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This Is How Sex Workers Win

The mainstreaming of “sex work is work” and strong decriminalization policy proposals are signs of the movement’s success. What comes next?

Sex workers hold placards during a protest

The morning after the 2016 election, in a tidy, scenic park along the Hudson River, I met up with Sarah Marchando, a plaintiff in a class action suit against the city of New York alleging constitutional rights violations in the enforcement of anti-prostitution laws. We chose the place because it seemed the police were less likely to bother her there. “It has been to a point where I have come home from Rikers Island and caught a case less than two days later,” she had told me in an interview, describing one of the times she was arrested by the NYPD, who, once, had gone so far as to pull over a city bus she was riding in to charge her with prostitution. When she told me, “I felt like I was being watched,” that was an understatement. The NYPD would go on arresting Black and Latina trans and cis women for prostitution whether or not they were sex workers, based mostly on who they were, what they were wearing, and where in the city they went. Yet the years since have also seen a groundswell of sex worker activism around the country, along with growing support for sex workers’ rights from across the left. The law Marchando and her co-plaintiffs were challenging was at last repealed in February. 

The campaign to repeal what had come to be called the “walking while trans” ban was driven by a coalition of trans, immigrant, and Latinx sex workers, including from groups like Make the Road NY and VOCAL, and was backed by a group of state legislators who supported the repeal, and who, like sex workers themselves, saw it as part of a broader set of policy changes to decriminalize sex work. When sex workers say “decriminalization,” what they mean is repealing laws that make it a crime to sell sex, buy sex, loiter to sell or buy sex, and provide a workplace for sex workers. Something was shifting: In one of the most repressive eras, marked not only by Trump but by new federal legislation targeting sex workers, a majority of voters now say they support sex work decriminalization, as polling released in 2020 showed, including nearly two-thirds of Democrats. All this marks a new turn in the movement for sex workers’ rights.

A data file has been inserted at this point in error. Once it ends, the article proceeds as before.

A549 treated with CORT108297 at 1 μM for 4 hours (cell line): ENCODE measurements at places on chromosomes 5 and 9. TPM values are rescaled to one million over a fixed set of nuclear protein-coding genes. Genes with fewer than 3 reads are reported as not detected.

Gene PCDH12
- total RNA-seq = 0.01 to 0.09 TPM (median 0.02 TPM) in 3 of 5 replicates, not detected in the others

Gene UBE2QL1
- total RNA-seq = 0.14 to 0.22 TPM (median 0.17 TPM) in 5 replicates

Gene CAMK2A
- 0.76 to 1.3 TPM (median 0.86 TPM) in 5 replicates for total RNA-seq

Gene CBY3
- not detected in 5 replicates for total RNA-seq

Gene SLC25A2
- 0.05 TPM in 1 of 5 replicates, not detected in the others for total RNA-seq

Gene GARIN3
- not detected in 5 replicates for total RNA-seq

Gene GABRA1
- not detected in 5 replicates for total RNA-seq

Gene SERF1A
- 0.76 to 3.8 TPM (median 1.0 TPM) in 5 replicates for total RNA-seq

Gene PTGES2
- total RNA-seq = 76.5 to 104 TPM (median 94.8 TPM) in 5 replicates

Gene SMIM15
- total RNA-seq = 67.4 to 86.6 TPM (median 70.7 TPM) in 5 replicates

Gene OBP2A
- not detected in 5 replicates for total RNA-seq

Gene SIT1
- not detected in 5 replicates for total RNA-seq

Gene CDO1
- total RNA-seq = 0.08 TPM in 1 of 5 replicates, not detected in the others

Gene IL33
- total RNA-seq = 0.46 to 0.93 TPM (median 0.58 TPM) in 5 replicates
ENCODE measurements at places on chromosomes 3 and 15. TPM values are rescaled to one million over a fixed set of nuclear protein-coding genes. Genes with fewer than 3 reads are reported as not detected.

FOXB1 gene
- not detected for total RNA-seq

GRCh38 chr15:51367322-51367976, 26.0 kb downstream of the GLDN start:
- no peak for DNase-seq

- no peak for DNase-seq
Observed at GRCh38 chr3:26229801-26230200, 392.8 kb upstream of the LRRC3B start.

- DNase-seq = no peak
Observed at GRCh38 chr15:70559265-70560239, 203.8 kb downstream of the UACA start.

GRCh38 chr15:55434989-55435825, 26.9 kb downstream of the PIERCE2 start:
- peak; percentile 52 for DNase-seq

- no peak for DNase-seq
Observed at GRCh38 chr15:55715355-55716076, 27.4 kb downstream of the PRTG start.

New York state hasn’t fully decriminalized sex work—a bill first introduced in 2019, the Stop Violence in the Sex Trades Act, is back in the current legislative session. As with the DecrimNY campaign launched in support of that bill, this wave of local efforts to repeal anti-prostitution laws is driven by sex workers: In the District of Columbia, a 2019 hearing on a decrim bill backed by a sex worker–led coalition ran for more than 14 hours and with over 200 testimonies. New decrim bills were introduced in February in Massachusetts and Oregon, and a decrim bill will be reintroduced this month in Louisiana.